71st UN General Assembly General Debate

Taiwan has been excluded from the United Nations since 1971. But discontent is mounting, and despite it being fairly close to impossible that Taiwan will actually be included, we press on. We are still lucky that we have some friends that are willing to speak up for us, but nothing has changed. Here are just some tidbits.

From Baron Divavesi Waqa, President of Nauru:

I would like to address the situation of Nauru’s close friend, Taiwan. According to the UN Charter, our mission here is to “reaffirm faith in the fundamental human rights, in the dignity and worth of the human person, in the equal rights of men and women and of nations large and small.”

Mr. President, therefore, the twenty three million people of the Republic of China should enjoy these same fundamental rights. Taiwan has contributed to the World Health Assembly (WHA) and the International Civil Aviation Organization (ICAO). They are promoting the Sustainable Development Goals domestically and internationally, and they are helping lead the way to a low-carbon economy.

Taiwan is a key stakeholder in the international community and we should make efforts to regularize their participation throughout the UN system so that we can all benefit from their substantial contributions.

From Eladio Ramón Loizaga Lezcano, Minister for Foreign Affairs of Paraguay:

Nuestro Gobiemo, fundado en las tradicionales relaciones de amistad y cooperación que lo unen con la República de China (Taiwán), hace un llamado para que tenga mayor presencia en las agencias y organismos especializados del sistema de las Naciones Unidas, y aporte así su experiencia, destacando sus constantes esfuerzos para lograr una convivencia pacifica y armónica en el seno de la comunidad internacional.

[Our Government, founded on the traditional relations of friendship and cooperation with the Republic of China (Taiwan), appeals for it to have a better presence in the agencies and specialized organisations of the United Nation system, and to contribute its experience that highlight its continuing efforts to achieve a peaceful and harmonious coexistence within the international community.]

From Moises Omar Halleslevens Acevedo, Vice-President of Nicaragua:

Aprovechamos para reiterar nuestro apoyo a las justas aspiraciones de China-Taiwán para una mayor participación en Agencias Especializadas de ONU en conformidad con los requisitos y necesidades de este Pueblo de 23 millones de habitantes que no debe ser excluido de dichos Organismos.

[We would like to take this opportunity to reiterate our support for the just aspirations of China-Taiwan for a greater participation in UN Specialized Agencies, in accordance with the requirements and necessities of this Peoples of 23 million inhabitants, which should not be excluded from aforementioned Organisms.]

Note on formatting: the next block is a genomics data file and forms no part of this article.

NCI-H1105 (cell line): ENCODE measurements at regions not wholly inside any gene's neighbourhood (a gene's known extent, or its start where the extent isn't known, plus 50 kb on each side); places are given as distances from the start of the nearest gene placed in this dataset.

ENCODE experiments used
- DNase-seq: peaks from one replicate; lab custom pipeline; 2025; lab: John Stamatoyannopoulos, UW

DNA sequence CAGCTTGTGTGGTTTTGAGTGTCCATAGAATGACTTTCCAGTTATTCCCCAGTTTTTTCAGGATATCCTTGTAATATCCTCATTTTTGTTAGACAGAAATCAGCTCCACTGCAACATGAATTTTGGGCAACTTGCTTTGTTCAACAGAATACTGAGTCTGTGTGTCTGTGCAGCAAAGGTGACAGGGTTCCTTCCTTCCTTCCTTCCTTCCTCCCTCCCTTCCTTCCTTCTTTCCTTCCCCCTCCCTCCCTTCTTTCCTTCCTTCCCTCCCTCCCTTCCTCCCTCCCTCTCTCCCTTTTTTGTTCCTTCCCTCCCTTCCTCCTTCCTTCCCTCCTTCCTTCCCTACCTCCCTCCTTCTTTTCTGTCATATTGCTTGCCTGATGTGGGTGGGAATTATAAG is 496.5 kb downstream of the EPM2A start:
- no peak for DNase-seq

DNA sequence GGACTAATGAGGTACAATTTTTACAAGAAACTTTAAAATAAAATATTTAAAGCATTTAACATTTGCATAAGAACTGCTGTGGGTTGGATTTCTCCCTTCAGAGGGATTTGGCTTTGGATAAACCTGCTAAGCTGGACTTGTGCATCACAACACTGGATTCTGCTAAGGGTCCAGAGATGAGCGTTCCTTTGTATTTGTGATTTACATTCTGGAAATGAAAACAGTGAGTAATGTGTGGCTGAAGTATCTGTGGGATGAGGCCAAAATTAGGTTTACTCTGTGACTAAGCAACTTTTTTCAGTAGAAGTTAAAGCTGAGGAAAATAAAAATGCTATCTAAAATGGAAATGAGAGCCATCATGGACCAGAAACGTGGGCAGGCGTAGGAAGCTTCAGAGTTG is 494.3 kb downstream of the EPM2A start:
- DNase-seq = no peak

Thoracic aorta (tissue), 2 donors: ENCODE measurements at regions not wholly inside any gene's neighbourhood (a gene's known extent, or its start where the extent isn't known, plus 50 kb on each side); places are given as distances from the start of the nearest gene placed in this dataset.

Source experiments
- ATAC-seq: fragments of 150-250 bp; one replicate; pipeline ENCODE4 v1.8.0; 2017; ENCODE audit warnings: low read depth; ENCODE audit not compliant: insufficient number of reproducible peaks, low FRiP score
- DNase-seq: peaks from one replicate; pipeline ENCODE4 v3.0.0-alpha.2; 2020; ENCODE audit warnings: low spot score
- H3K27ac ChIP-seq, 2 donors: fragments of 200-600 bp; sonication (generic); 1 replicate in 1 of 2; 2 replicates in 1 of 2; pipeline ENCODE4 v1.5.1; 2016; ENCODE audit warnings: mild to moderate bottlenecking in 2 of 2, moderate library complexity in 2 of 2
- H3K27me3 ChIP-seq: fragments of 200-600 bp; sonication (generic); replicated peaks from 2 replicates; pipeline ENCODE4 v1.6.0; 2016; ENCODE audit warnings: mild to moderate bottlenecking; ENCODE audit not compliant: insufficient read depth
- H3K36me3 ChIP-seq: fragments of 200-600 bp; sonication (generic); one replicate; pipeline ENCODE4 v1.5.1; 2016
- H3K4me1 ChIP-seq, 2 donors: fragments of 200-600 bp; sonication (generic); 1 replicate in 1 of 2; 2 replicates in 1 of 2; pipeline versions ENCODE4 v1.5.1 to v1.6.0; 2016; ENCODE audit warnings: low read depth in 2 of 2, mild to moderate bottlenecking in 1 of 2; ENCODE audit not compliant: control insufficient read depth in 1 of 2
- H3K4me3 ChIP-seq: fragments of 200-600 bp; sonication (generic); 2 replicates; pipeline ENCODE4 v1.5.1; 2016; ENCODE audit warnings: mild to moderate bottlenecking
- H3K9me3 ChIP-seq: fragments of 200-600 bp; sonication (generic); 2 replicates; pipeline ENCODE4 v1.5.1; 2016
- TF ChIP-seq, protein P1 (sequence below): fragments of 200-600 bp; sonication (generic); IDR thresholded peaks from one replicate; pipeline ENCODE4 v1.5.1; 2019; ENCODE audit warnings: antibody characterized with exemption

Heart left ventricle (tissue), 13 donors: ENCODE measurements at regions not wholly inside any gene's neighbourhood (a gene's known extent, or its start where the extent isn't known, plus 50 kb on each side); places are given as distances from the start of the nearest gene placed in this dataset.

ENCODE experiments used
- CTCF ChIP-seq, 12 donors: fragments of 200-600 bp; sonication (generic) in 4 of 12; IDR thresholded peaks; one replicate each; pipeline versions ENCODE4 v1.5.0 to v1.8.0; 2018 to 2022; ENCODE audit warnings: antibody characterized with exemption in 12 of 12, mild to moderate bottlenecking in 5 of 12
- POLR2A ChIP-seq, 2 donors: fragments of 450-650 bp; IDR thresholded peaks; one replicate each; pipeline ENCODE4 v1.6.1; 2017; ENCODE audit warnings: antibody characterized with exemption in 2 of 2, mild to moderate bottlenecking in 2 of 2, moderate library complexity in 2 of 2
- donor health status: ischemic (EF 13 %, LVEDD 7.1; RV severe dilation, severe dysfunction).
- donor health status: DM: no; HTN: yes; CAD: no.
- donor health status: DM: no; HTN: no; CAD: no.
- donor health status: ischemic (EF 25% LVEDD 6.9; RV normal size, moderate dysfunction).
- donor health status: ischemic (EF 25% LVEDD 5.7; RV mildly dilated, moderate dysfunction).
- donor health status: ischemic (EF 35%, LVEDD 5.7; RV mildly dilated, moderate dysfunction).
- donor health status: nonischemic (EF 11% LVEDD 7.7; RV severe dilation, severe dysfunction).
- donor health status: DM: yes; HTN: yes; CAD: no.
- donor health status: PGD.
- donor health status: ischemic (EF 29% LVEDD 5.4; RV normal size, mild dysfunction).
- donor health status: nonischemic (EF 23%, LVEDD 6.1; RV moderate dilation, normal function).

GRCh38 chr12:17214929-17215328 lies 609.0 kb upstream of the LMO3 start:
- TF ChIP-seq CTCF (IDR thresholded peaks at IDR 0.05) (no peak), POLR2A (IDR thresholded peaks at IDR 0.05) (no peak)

From Manasseh Sogavare, Prime Minister of the Solomon Islands:

Solomon Islands recognises the fundamental right of Taiwan 23 million people to participate meaningfully in the United Nations specialised bodies. Solomon Islands find Taiwan’s limited and restricted participation with the World Health Organisation system regrettable, especially at a time when the spread of infectious diseases is impacting our children and need everyone to assist. We call for Taiwan’s open and free access to all World Health Organisation’s meetings. Similarly, Taiwan remains unjustly on the fringes of ICAO’s decision making processes, Taiwan manages more than a million flights or 58 million passengers through Taipei Flight Information Region. We also call for Taiwan’s predictable and certain participation in ICAO gatherings.

There has always been two political systems along the Taiwan Strait, the reality is, the world works with one and turns a blind eye to the other. Implementation of the 2030 Agenda calls for all hands on deck, let us put the interest of humanity and work with all including Taiwan.

From Enele Sosene Sopoaga, Prime Minister of Tuvalu:

We are also concerned with the continuing denial of the rights of the 23 million of the Republic of China on Taiwan to be re-admitted as UN Member, and to participate in the work of the United Nations and its agencies. We must recognize Taiwan is a vibrant democracy having recently elected and inaugurated her new President, and its genuine efforts in supporting various developmental and humanitarian undertakings in Tuvalu and the world at large. As we roll out the implementation of the SDGs, Taiwan’s direct and indirect support will greatly help in leveraging existing partnerships and resource mobilizations.

From Ralph Gonsalves, Prime Minister of St. Vincent and the Grenadines:

2016 has marked the inauguration of a new, democratically-elected President in the Republic of China (Taiwan). [We applaud not only the peaceful transfer of power but President Tsai Ing-wen’s commitment to making the will of the Taiwanese people the dominant force in shaping Taiwan’s future,] The Government of Saint Vincent and the Grenadines reaffirms our continued solidarity with the aspirations of the  Taiwanese government and people, as they have stood with us throughout our post-independence development journey. We decry the myopia of a body that would pretend 24 million people don’t exist, or one that forces a false choice between two magnificent exemplars of the noble Chinese civilization. Such behavior only marginalizes a vibrant people and creates space for parasitic opportunists to prostitute principle for personal gain. We must recognize Taiwan’s exemplary global citizenship and commitment to development worldwide. It is high time that Taiwan be allowed to participate meaningfully in all of the Specialized Bodies and programmes of the United Nations. There is absolutely no compelling argument to the contrary.


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